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United Way of Lancaster County


Local Habitat for Humanity launches $4 million ‘Open Doors’ campaign

Volunteers strike a pose at Benchmark Construction’s 2023 “Women Build” event for Lancaster-Lebanon Habitat for Humanity. (Source: Provided)

Andrew Szalay

Andrew Szalay told the crowd gathered Thursday at the S. Dale High Leadership Center in Greenfield that they were witnessing a “milestone moment” for Lancaster-Lebanon Habitat for Humanity.

Szalay, Habitat’s president and CEO, was announcing the public phase of “Open Doors,” a $4 million fundraising campaign launched in December 2021 to expand the nonprofit’s capacity to build affordable housing.

The need is urgent, Szalay said: Habitat and the low- and middle-income first-time homebuyers it serves are struggling as never before amid the post-pandemic affordable housing crisis.

Over the past three years, home prices in Pennsylvania have soared 40%, he said, the sharpest increase in state history. Available properties are scarce and are snapped up the moment they are listed on the market.

Guests listen to the presentation. (Photo: Tim Stuhldreher)

“For a low-income renter that wants to buy, the new reality of (high) prices, downpayment and 6% to 8% interest rates makes the dream of homeownership out of the question,” he said. Moreover, “As a builder and lender in our community, we too have been impacted.”

(Source: Lancaster-Lebanon Habitat for Humanity)

Habitat is able to draw on in-kind donations of supplies as well as volunteer labor: 20,297 hours in 2023, up 65% from 2022. Even so, its average costs have grown to $143,000 for renovation of an existing house and $240,000 to build a new one, not including property acquisition or infrastructure improvements. (By comparison, the average cost to build a new house in the U.S. is around $329,000.)

To meet the challenge, Habitat decided toward the end of 2021 to commit to building 30 houses from 2022 through 2026 — a 50% increase in its output. Through Open Doors, it is raising the $4 million it needs to make that happen.

The initiative’s “quiet phase” — a period of reaching out privately to foundations and large potential donors — secured $3.2 million, $200,000 more than hoped. Key contributors included Benchmark Construction, Bank of Bird-in-Hand, CNH Industrial Foundation the Clark Associates Charitable Foundation and the High Foundation.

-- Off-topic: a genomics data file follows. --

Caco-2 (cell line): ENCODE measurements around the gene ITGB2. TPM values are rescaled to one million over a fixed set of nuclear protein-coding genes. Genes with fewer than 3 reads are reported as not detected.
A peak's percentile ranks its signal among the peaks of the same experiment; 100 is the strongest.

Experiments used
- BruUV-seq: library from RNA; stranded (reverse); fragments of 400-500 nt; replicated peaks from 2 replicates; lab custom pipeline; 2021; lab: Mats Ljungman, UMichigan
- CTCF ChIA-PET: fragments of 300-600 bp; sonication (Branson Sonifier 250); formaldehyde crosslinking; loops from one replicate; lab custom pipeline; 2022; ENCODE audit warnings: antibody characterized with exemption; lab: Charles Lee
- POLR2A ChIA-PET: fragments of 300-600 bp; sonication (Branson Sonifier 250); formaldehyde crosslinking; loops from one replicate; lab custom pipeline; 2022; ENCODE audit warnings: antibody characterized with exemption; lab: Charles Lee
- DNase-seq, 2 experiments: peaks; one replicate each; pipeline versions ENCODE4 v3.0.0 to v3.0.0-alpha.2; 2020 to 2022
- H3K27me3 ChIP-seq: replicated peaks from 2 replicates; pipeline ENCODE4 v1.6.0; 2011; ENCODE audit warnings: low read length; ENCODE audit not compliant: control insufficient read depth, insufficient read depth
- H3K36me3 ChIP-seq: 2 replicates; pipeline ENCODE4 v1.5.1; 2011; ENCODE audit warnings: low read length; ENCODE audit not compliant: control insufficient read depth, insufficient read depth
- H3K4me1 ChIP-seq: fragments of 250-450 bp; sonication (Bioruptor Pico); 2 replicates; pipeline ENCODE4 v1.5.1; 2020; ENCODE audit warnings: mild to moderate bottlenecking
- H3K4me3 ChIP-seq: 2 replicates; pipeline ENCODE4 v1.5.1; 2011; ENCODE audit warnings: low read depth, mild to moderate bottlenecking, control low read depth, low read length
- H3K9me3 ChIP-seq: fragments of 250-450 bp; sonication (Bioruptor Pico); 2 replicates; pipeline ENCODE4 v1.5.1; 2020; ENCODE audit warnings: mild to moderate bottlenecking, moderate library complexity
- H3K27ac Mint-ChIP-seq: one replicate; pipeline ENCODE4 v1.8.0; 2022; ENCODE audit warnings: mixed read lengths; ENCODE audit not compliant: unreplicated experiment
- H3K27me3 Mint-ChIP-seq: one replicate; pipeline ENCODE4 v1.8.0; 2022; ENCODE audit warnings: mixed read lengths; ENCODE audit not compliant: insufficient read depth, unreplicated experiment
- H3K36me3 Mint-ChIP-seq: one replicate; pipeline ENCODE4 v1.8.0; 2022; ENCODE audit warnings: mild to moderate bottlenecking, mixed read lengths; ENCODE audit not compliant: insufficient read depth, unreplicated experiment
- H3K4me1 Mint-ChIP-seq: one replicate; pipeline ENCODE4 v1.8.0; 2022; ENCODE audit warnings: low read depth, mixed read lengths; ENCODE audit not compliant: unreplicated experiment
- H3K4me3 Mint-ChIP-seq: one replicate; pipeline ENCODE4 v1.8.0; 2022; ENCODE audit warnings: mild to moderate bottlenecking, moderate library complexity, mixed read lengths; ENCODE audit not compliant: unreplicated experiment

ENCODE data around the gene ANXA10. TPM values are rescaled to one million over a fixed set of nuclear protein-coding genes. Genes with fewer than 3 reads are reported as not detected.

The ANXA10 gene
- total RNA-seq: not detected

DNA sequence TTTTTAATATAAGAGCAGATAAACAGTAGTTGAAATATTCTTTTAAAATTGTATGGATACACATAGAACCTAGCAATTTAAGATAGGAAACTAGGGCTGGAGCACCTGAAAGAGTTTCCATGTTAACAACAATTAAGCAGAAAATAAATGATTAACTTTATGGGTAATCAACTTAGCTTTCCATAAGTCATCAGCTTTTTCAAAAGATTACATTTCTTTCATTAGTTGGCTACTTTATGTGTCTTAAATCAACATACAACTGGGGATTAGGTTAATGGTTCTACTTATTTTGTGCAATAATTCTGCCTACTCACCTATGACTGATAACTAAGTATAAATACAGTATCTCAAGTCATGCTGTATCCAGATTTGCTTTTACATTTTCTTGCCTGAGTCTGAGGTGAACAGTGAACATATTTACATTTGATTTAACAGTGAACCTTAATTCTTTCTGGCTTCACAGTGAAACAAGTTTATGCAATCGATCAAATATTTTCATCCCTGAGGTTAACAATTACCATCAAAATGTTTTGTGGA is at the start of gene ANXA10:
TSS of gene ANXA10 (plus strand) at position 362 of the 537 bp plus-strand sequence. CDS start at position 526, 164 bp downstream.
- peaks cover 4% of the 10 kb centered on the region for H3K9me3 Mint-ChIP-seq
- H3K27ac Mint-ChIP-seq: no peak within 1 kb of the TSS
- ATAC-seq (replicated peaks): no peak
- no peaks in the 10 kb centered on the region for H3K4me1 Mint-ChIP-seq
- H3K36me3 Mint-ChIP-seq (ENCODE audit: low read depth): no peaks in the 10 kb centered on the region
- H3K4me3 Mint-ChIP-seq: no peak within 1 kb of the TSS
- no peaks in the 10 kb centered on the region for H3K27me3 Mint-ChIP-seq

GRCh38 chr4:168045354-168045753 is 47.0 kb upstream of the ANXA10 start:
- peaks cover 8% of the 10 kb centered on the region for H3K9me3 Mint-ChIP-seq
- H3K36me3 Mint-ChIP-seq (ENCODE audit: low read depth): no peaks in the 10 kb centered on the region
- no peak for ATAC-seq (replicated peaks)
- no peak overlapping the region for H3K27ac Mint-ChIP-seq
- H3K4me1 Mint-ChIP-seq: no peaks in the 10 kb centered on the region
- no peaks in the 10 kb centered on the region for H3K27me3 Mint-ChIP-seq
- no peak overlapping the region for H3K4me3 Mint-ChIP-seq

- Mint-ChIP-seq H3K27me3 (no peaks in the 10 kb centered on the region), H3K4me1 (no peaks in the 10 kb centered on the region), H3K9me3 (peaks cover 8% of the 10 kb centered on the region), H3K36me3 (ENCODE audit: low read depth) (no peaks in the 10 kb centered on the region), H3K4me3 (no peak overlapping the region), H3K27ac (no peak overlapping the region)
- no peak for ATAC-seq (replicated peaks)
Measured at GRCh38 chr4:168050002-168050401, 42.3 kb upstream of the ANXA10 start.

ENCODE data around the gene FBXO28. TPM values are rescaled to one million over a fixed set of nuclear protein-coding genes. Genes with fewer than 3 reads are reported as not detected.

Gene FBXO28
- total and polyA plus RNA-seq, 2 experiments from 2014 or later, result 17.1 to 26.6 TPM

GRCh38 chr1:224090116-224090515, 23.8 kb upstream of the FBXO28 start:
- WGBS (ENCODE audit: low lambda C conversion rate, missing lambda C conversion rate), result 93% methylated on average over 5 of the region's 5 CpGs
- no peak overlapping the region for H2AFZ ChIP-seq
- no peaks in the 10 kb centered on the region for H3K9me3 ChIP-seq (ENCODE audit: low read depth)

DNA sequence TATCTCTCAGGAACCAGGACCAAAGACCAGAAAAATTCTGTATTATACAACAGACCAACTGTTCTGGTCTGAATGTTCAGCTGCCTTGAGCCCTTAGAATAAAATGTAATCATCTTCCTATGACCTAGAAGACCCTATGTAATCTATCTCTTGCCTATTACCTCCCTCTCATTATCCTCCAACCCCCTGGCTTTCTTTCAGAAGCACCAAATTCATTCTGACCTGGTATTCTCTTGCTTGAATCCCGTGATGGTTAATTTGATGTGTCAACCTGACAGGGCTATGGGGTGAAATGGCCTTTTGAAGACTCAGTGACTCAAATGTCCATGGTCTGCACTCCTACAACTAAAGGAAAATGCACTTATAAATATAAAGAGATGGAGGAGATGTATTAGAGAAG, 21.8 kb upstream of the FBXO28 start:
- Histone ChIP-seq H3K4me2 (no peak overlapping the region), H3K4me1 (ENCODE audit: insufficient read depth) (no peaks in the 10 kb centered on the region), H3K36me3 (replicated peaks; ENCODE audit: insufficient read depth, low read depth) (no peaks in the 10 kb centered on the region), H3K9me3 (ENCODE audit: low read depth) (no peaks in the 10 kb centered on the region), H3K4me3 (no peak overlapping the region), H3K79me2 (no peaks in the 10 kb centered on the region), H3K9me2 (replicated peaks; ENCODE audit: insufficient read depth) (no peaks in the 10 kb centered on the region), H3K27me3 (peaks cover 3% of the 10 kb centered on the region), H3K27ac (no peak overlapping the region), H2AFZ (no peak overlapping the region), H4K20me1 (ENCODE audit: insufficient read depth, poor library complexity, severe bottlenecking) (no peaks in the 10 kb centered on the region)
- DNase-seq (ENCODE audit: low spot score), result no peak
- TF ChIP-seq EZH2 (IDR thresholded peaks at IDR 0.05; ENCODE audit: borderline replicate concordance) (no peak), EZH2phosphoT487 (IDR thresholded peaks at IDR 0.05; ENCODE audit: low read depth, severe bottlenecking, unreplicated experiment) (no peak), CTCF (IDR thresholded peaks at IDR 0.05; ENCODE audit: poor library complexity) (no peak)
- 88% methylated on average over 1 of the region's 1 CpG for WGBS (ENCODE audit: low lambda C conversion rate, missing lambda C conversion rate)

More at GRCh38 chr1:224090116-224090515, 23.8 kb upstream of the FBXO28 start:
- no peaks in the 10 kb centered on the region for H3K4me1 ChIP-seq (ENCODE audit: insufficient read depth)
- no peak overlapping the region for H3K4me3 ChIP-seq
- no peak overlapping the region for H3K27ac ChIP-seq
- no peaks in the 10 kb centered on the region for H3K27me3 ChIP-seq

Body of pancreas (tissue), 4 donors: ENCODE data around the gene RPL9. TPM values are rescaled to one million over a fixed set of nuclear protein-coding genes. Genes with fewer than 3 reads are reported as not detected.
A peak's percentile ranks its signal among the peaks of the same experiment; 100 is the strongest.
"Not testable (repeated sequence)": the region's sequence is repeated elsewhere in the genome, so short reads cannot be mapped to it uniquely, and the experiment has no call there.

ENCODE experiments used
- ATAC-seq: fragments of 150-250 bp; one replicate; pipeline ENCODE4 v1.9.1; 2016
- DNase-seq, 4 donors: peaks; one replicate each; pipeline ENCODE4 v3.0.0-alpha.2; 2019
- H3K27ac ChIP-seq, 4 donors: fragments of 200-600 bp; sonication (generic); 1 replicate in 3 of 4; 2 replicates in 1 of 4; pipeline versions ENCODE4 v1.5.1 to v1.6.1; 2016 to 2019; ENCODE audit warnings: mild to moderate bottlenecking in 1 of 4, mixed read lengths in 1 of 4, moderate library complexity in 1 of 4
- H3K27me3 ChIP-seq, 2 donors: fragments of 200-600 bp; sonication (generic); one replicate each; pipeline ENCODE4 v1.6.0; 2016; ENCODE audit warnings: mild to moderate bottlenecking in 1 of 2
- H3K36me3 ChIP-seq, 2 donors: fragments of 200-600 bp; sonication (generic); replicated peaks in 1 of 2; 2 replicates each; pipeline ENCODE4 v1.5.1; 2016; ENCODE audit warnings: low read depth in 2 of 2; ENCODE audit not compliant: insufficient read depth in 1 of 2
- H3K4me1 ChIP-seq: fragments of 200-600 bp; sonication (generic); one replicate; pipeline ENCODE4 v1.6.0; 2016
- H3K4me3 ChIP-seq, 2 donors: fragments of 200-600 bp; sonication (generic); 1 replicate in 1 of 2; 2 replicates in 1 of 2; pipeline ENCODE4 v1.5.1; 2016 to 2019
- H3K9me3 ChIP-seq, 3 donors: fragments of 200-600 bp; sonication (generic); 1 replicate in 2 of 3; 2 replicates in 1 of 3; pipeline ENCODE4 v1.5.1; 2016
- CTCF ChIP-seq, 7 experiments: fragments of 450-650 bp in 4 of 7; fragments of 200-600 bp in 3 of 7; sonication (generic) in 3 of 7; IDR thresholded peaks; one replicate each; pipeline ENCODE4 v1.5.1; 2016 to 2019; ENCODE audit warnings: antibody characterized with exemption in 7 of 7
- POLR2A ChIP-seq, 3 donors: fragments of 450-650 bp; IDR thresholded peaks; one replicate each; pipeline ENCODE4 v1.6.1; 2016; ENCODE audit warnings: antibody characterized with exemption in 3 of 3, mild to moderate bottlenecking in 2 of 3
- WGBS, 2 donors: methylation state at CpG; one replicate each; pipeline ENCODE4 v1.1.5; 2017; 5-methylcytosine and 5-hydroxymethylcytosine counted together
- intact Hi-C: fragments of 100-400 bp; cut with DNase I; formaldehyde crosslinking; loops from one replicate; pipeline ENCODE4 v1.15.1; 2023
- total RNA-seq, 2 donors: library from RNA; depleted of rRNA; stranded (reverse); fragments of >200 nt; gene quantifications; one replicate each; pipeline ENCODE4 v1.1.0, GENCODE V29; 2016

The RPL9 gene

Habitat hopes to raise the remaining $800,000, or more, by the end of the year.

Marisol Maldonado, left, and Robert Brandt III.

“A stable, safe, affordable home is a game-changer,” said Robert Brandt III, President of Benchmark Construction. He is co-chairing the Open Doors campaign along with Marisol Maldonado, who manages Penn Medicine Lancaster General Health’s lead poisoning prevention program.

The added capacity enabled by Open Doors will last well beyond 2026, Maldonado said.

Click to enlarge. (Source: Provided)
A rendering of Lancaster-Lebanon Habitat for Humanity’s planned Wheatland Avenue project. Click to enlarge. (Source: Provided)

The organization anticipates that 25 of the units it plans to build will be in Lancaster County. They include nine units at two sites in Columbia and an eight-unit complex at 913 Wheatland Ave. in Lancaster — a first-of-its-kind project for Habitat and the largest project in the Open Doors portfolio.

Kenya McGrier

Kenya McGrier, a certified medical assistant and mother of three, said she had waited for years for the chance to apply when Habitat opened its waiting list in January 2023. She delivered her application by hand to make sure everything was in order, and was elated when she was accepted.

Her house in Lancaster’s SoWe neighborhood is due to be completed in April. The prospect of homeownership and the relationship with Habitat, she said, have “opened doors I never thought could be opened.”

Kenya McGrier celebrates outside the Habitat for Humanity house that she will buy after its renovation. (Source: Provided)
Greta Perez

Habitat homeowner Greta Perez said the homeownership program was the answer to her prayers. She was able to relocate from a neighborhood plagued by gun violence, moving with her daughter into their new home in 2023. That enabled them to complete college degrees — nursing for Perez, fine arts and illustration for her daughter.

Perez wryly recalled her “sweat equity” experience — would-be homeowners must contribute 250 hours to 400 hours. Handed a pickaxe and directed to dig boulders out of a ditch, she learned quickly and painfully the importance of wearing work gloves.

Perez now serves on Habitat’s Family Services Committee. “Just imagine how many more dreams could be met” through Habitat’s expansion, she said.